Case Study

A Tourist Ecotax used to fund an Eco-scheme: Public payments for agroecology ecosystem services in the Balearic Islands

Contact name

Enric Tello

Institution name

University of Barcelona

Region & country

Balearic Islands, Spain


World travel agencies use the beautiful images of agricultural landscapes of Mallorca, Menorca, and Ibiza as an intangible asset without paying for it. Nevertheless, being a global tourist spot jeopardizes the future of these landscapes with the huge income gap among the two sectors, exerting strong pressure on farmers to give up. This would not only create a food desert on the islands, losing the near provisioning of food that has allowed the residents to cope with the COVID 19 pandemic. It would also put an end to the other regulatory, supporting, and cultural ecosystem services the agroecology landscapes provide. To avoid that requires a public eco-scheme to pay for them to those who keep this biocultural heritage alive.

Banyalbufar, Mallorca.

Enric Tello

Background of the project

Until 2016, the regional and the Spanish governments did not pay much attention to agriculture. It was considered too small a part of the economy to deserve more care. However, despite the tiny funds dedicated to agriculture, the government of the Balearic Islands made significant efforts in nature protection in Menorca and Mallorca as well as to maintain the built heritage of the physical landscape, such as stone walls, terraces, and canals.

Environmental NGOs (GOB), associations of organic farmers (APAEMA), and citizen initiatives for the maintenance of sheep (Mallorca) and cattle (Menorca) grazing or local seed and livestock varieties, called for public support to wildlife-friendly farming and landscape care. Scientists studying the rich biocultural heritage and its role in biodiversity conservation, drew attention to the risks involved in rural abandonment. These efforts led to a claim for the conservation of cultural landscapes.

Solution and actions taken

The solution was to allocate part of the tourist tax collection to pay farmers for the maintenance and improvement of agricultural landscapes that provide ecosystem services in the Balearic Islands. This idea was proposed at a seminar organized by the international research project on Sustainable Agricultural Systems: Long-term socio-ecological metabolism in Western agriculture held in Palma de Mallorca in 2016. The proposal started in 2017, and continues after being stopped during the pandemic.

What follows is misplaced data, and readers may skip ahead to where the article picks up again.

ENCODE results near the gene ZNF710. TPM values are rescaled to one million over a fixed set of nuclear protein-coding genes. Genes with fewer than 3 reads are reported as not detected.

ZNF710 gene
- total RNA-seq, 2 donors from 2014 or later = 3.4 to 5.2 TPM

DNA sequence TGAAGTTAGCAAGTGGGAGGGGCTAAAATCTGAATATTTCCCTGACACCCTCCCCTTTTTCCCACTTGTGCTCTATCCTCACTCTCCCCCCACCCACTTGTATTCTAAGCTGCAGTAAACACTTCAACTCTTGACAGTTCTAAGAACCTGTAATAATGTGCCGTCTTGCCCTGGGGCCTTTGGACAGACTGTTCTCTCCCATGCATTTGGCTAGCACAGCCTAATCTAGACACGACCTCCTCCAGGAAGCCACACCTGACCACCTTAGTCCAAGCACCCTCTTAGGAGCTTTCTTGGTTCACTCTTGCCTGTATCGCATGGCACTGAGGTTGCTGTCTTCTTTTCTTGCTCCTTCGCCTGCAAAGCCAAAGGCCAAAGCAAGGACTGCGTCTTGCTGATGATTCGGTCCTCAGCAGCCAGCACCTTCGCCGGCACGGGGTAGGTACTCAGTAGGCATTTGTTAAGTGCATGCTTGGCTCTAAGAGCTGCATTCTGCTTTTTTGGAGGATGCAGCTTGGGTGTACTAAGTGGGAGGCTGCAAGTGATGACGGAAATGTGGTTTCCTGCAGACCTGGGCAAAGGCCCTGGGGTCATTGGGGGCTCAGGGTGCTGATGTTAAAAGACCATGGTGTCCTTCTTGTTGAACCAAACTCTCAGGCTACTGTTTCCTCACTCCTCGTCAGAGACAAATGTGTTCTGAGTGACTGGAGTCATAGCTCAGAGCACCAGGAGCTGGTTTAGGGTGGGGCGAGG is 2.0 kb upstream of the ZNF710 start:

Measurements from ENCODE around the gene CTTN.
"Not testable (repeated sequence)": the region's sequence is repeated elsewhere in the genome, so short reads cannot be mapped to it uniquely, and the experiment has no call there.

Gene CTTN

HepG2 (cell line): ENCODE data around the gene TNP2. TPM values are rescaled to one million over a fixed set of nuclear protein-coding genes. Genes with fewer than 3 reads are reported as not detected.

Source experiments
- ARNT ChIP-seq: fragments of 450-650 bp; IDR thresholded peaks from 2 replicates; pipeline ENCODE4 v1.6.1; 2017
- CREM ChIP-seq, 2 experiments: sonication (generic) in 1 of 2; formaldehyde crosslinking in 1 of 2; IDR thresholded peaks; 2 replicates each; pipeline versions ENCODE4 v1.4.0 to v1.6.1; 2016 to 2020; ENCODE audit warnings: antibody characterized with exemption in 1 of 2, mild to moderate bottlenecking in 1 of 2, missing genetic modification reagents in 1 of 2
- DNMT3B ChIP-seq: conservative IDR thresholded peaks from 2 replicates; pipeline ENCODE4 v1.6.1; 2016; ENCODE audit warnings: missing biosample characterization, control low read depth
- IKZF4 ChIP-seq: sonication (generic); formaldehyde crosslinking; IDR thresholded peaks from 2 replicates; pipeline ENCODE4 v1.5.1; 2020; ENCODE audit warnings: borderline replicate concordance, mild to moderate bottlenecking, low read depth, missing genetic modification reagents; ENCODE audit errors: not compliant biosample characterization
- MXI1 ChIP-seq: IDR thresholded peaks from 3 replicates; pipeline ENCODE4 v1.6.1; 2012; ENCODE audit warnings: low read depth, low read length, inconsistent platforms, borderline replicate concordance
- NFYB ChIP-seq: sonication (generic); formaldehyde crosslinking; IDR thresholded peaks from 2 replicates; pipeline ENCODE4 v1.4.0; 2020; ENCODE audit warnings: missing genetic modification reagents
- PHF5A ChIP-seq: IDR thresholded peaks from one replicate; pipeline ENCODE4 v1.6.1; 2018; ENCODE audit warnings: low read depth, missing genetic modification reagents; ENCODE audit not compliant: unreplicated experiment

A commission with the participation of organic farmers (APAEMA, by a technician researching the SFS project) agreed on the grant offered in 2017 with an order stating that “rural abandonment, especially of farms kept in an extensive management […] leads to a loss of the agricultural functions on the rural space”. Therefore, “it is necessary to give a new impetus to the agricultural sector by making visible the benefits that agrarian activity brings to society beyond the production of food”.

Other institutions or parties involved

Among the participants in the 2016 seminar were: FOGAIBA; Conselleria de Medi Ambient, Agricultura i Pesca; IBANAT; Consell de Mallorca; SEMILLA; CBPAE; GOB; ASAJA; APAEMA; Associació Varietats Locals; UCABAL; UIB; UB; IERMB-UAB; UdG


The grants for landscape maintenance grew from 2.6M€ in 2017 (14% of the tourist tax for 643 farmers with 3,925€ on average); to 2.9M€ in 2018 (5% of the tourist tax for 725 farmers with 3,937€ on average), and 3.17M€ in 2019 (6.5% of the tourist tax, the number of farmers not yet known). The grants were given only to full-professional farmers (some 10% of the total, that cultivate a quarter of all agricultural land), excluding part-time small peasants. In 2020-2021 the pandemic stopped them.


The proposal was very well received and approved, thanks to the previous existence of many local bottom-up initiatives. Difficulties arose after implementation. The relationship with the provision of ecosystem services was blurred, and most part-time small farmers were excluded from the grants, reducing their coherence and impact. The main problem has been the COVID 19 pandemic that stopped the collection of tourist taxes and subsidies in 2020-20

Lessons learned

• This experience of paying farmers for ecosystem services inspired other proposals in Catalonia, like cultivation contracts in the Collserola Natural Park, or pays for improving agricultural landscapes in the Girona County of Les Gavarres.
• To base them on a tourist tax is especially indicated in other islands with large tourist economies but involves a dependence that suspended it during the pandemic.
• Part-time farmers should not be excluded

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